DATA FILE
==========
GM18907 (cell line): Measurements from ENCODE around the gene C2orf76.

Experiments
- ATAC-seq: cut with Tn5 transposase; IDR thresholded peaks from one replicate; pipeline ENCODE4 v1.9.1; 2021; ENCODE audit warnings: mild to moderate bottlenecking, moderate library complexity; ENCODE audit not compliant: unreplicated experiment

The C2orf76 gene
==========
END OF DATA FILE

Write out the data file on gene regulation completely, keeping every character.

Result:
GM18907 (cell line): Measurements from ENCODE around the gene C2orf76.

Experiments
- ATAC-seq: cut with Tn5 transposase; IDR thresholded peaks from one replicate; pipeline ENCODE4 v1.9.1; 2021; ENCODE audit warnings: mild to moderate bottlenecking, moderate library complexity; ENCODE audit not compliant: unreplicated experiment

The C2orf76 gene